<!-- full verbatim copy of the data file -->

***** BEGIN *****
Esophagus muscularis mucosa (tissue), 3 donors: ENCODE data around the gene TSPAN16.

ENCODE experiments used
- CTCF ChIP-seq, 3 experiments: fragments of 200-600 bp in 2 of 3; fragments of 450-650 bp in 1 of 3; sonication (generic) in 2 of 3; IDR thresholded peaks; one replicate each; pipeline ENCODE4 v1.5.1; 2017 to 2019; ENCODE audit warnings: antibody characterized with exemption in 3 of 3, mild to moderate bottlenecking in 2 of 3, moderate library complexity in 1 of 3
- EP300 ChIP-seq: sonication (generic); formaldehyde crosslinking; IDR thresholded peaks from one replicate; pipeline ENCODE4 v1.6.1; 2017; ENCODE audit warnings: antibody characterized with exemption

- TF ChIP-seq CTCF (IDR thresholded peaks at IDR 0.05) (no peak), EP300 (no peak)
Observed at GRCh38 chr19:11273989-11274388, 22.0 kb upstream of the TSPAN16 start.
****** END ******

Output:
Esophagus muscularis mucosa (tissue), 3 donors: ENCODE data around the gene TSPAN16.

ENCODE experiments used
- CTCF ChIP-seq, 3 experiments: fragments of 200-600 bp in 2 of 3; fragments of 450-650 bp in 1 of 3; sonication (generic) in 2 of 3; IDR thresholded peaks; one replicate each; pipeline ENCODE4 v1.5.1; 2017 to 2019; ENCODE audit warnings: antibody characterized with exemption in 3 of 3, mild to moderate bottlenecking in 2 of 3, moderate library complexity in 1 of 3
- EP300 ChIP-seq: sonication (generic); formaldehyde crosslinking; IDR thresholded peaks from one replicate; pipeline ENCODE4 v1.6.1; 2017; ENCODE audit warnings: antibody characterized with exemption

- TF ChIP-seq CTCF (IDR thresholded peaks at IDR 0.05) (no peak), EP300 (no peak)
Observed at GRCh38 chr19:11273989-11274388, 22.0 kb upstream of the TSPAN16 start.